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Who Is Afraid of Poetry?

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In the writing site where I belong, there is a SLAM underway. It is not the kind of oral SLAM that goes on in the coffee houses, but it is a friendly online poetry competition that is considered a huge event by our members. Poetry is a big craze in our site, and although the site is a general writing site, almost every member has tried his hand in poetry.

Most anyone interested in reading or writing a poem has to be grateful to the internet for making poetry a popular art form and giving the poets a position, a face, and an outlet for exhibiting their work. Somehow, our culture had forgotten about poetry or denigrated it to the lowest level of the language arts caste, and most poets have lived under the shadow of being a sloth and not getting a “real” job.

Maybe this was because the poets told too much of the hurtful truths no one wanted to acknowledge, or may be because, as a culture, we were so spoiled with our material riches that we paid less attention to the intelligence of the soul.

This scornful attitude against poetry exhibits itself very clearly in the news media. Without naming titles, if we just think of major newspapers in our major cities, we find that most of them devote pages and sections to books written by VIPs and bimbos, theater arts, the music world, style, food, travel, real estate, etc. I have never seen any such newspaper to allocate a section, or even a page to poetry. Why is that, I wonder?

Isn’t poetry considered news from the core of homo sapien matters and our collective consciousness in the most succinct form? Or is it because VIPs, emperors, politicians, etc. are afraid poetry will change people from the inside and they will not be as vulnerable? Or is it because poetry is probably the only art form that knows no gender bias?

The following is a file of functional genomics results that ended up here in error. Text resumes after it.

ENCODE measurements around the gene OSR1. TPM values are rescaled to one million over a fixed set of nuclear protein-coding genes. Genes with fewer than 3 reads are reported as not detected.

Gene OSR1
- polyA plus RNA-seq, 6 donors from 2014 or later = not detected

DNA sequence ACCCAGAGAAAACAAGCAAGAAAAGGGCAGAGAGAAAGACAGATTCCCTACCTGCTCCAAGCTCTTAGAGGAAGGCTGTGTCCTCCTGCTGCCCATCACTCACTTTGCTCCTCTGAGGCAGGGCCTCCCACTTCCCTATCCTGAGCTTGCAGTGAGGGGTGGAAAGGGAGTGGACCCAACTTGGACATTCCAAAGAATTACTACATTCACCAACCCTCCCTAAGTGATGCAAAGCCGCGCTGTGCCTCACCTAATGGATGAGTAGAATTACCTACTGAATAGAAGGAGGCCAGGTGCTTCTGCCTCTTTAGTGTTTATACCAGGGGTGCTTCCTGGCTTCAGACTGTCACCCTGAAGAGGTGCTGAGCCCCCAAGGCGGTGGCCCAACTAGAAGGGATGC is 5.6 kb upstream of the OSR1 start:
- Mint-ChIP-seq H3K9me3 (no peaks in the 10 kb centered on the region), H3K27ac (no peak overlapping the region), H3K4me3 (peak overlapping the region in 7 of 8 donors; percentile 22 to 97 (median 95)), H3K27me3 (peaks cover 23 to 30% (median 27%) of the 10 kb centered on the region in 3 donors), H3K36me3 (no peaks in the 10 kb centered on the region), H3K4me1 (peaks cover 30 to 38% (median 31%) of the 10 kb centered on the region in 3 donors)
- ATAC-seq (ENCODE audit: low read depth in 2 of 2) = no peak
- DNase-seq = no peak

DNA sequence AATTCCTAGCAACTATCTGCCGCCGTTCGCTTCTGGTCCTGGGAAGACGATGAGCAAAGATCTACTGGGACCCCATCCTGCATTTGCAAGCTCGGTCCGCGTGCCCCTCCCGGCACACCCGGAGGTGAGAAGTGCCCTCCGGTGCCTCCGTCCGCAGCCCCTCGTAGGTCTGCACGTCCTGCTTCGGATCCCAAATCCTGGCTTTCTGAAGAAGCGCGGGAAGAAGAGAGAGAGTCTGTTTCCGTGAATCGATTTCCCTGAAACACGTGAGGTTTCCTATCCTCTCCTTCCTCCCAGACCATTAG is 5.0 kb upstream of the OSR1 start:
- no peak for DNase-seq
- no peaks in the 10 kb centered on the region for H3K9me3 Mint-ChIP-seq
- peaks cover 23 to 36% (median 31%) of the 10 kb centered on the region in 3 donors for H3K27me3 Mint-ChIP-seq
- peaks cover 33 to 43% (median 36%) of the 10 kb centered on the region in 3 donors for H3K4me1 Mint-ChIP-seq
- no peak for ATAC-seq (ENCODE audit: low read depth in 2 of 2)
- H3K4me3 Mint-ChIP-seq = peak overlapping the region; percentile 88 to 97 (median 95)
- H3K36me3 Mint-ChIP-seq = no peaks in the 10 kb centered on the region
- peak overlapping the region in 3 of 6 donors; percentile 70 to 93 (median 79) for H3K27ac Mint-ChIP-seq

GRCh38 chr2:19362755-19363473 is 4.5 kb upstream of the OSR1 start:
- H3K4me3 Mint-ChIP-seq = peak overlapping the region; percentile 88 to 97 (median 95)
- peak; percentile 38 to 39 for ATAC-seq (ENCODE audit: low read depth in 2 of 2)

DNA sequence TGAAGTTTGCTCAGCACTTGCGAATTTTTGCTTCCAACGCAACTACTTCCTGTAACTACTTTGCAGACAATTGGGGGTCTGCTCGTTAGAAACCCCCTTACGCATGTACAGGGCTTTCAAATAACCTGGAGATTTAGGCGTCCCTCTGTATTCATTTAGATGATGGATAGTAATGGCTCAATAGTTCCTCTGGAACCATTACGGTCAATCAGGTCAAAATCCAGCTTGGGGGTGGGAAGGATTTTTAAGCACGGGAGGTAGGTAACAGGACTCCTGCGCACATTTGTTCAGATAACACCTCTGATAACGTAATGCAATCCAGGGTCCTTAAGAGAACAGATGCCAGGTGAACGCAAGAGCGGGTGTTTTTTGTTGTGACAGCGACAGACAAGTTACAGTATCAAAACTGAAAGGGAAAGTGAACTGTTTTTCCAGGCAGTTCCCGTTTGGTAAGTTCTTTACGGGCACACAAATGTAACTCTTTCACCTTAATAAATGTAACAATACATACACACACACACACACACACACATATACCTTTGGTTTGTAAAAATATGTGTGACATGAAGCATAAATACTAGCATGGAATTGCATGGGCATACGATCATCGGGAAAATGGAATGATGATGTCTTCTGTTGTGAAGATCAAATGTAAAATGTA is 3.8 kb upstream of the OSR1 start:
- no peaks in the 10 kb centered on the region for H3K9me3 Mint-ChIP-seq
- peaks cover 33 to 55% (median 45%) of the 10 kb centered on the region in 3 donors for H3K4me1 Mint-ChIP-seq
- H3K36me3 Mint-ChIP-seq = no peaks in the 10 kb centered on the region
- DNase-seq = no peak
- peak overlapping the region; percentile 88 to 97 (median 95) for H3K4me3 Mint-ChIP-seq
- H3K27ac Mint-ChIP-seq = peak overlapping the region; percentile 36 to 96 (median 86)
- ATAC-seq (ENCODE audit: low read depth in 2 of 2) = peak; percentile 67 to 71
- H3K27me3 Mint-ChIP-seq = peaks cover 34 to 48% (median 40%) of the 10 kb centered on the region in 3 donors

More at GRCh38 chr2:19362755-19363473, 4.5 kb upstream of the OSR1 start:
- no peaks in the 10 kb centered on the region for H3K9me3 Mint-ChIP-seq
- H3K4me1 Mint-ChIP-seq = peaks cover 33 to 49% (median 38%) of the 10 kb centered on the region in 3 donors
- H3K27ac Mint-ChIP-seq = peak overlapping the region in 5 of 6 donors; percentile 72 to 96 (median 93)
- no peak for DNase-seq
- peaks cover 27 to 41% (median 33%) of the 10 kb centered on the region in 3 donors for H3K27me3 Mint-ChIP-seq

All through the centuries, poets have spoken to and changed perception of the masses, be it with a phrase, a figure of speech, or a line or two. Who can forget William Cowper’s “God moves in a mysterious way,” or Emerson’s “All mankind love a lover,” or Whitman’s “Freedom–to walk free and own no superior,” or Emily Dickinson’s “A wounded deer leaps the highest,” even if we don’t quite remember who said it?

Poetry’s earliest start is as old as mankind, for poetry used to be oral and the greatest poets of any tribe or clan were held in high esteem. Today, in some ways, poetry is returning to its roots at festivals, coffee houses, slams, open-mikes, and hip-hop, rap, and youth events. Still, this is not enough to sate the hunger of the masses for poetry.

At least, there is one venue where the Google searches affirm poetry’s popularity; the internet has provided an outlet for the poem and for the performance of the individual, whether a true poet or an enthusiast.

In an era, when humanistic thought is breaking through political borders, more attention to poetry is needed from the media so the world can be changed from the depths of its soul and enslaved minds can be liberated. If a new definition for interaction of the humans on this earth is in order, poetry has to become a part of that definition.

Joy Cagil is an author on http://www.Writing.Com/ which is a site for Poetry. Her education is in foreign languages and linguistics. She has also trained in psychology, humanities, mental health, women’s issues, and visual arts. Her portfolio can be found at http://www.Writing.Com/authors/joycag


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  • Posted On December 11, 2006
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